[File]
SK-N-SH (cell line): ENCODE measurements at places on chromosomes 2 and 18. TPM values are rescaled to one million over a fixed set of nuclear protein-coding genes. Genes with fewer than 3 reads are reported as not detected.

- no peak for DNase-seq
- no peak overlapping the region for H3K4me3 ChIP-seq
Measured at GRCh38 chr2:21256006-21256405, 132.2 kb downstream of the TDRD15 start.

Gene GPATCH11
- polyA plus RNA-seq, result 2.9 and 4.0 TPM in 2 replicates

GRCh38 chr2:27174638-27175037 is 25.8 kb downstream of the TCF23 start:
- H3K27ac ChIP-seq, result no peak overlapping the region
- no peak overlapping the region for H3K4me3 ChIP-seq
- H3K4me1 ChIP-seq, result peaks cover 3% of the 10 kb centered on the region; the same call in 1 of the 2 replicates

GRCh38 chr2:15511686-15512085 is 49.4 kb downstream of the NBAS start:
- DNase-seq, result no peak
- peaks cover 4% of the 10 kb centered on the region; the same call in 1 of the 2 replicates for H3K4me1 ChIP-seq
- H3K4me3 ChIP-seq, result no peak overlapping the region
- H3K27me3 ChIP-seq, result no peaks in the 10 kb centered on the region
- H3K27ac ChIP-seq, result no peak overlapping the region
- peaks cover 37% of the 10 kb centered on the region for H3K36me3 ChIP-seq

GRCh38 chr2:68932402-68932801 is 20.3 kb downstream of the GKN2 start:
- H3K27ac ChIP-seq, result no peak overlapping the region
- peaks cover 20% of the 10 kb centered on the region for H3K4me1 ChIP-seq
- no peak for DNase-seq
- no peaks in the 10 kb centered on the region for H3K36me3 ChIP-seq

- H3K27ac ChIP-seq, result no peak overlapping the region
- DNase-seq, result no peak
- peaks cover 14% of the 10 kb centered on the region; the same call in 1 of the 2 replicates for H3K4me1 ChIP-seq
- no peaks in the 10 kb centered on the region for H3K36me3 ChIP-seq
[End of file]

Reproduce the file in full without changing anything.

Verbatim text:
SK-N-SH (cell line): ENCODE measurements at places on chromosomes 2 and 18. TPM values are rescaled to one million over a fixed set of nuclear protein-coding genes. Genes with fewer than 3 reads are reported as not detected.

- no peak for DNase-seq
- no peak overlapping the region for H3K4me3 ChIP-seq
Measured at GRCh38 chr2:21256006-21256405, 132.2 kb downstream of the TDRD15 start.

Gene GPATCH11
- polyA plus RNA-seq, result 2.9 and 4.0 TPM in 2 replicates

GRCh38 chr2:27174638-27175037 is 25.8 kb downstream of the TCF23 start:
- H3K27ac ChIP-seq, result no peak overlapping the region
- no peak overlapping the region for H3K4me3 ChIP-seq
- H3K4me1 ChIP-seq, result peaks cover 3% of the 10 kb centered on the region; the same call in 1 of the 2 replicates

GRCh38 chr2:15511686-15512085 is 49.4 kb downstream of the NBAS start:
- DNase-seq, result no peak
- peaks cover 4% of the 10 kb centered on the region; the same call in 1 of the 2 replicates for H3K4me1 ChIP-seq
- H3K4me3 ChIP-seq, result no peak overlapping the region
- H3K27me3 ChIP-seq, result no peaks in the 10 kb centered on the region
- H3K27ac ChIP-seq, result no peak overlapping the region
- peaks cover 37% of the 10 kb centered on the region for H3K36me3 ChIP-seq

GRCh38 chr2:68932402-68932801 is 20.3 kb downstream of the GKN2 start:
- H3K27ac ChIP-seq, result no peak overlapping the region
- peaks cover 20% of the 10 kb centered on the region for H3K4me1 ChIP-seq
- no peak for DNase-seq
- no peaks in the 10 kb centered on the region for H3K36me3 ChIP-seq

- H3K27ac ChIP-seq, result no peak overlapping the region
- DNase-seq, result no peak
- peaks cover 14% of the 10 kb centered on the region; the same call in 1 of the 2 replicates for H3K4me1 ChIP-seq
- no peaks in the 10 kb centered on the region for H3K36me3 ChIP-seq